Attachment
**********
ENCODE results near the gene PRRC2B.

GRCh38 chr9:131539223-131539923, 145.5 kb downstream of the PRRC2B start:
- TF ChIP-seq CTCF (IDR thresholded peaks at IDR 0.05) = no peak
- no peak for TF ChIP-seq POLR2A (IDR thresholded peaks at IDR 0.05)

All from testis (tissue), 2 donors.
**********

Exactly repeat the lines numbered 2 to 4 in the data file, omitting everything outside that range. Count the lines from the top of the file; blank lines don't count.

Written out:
GRCh38 chr9:131539223-131539923, 145.5 kb downstream of the PRRC2B start:
- TF ChIP-seq CTCF (IDR thresholded peaks at IDR 0.05) = no peak
- no peak for TF ChIP-seq POLR2A (IDR thresholded peaks at IDR 0.05)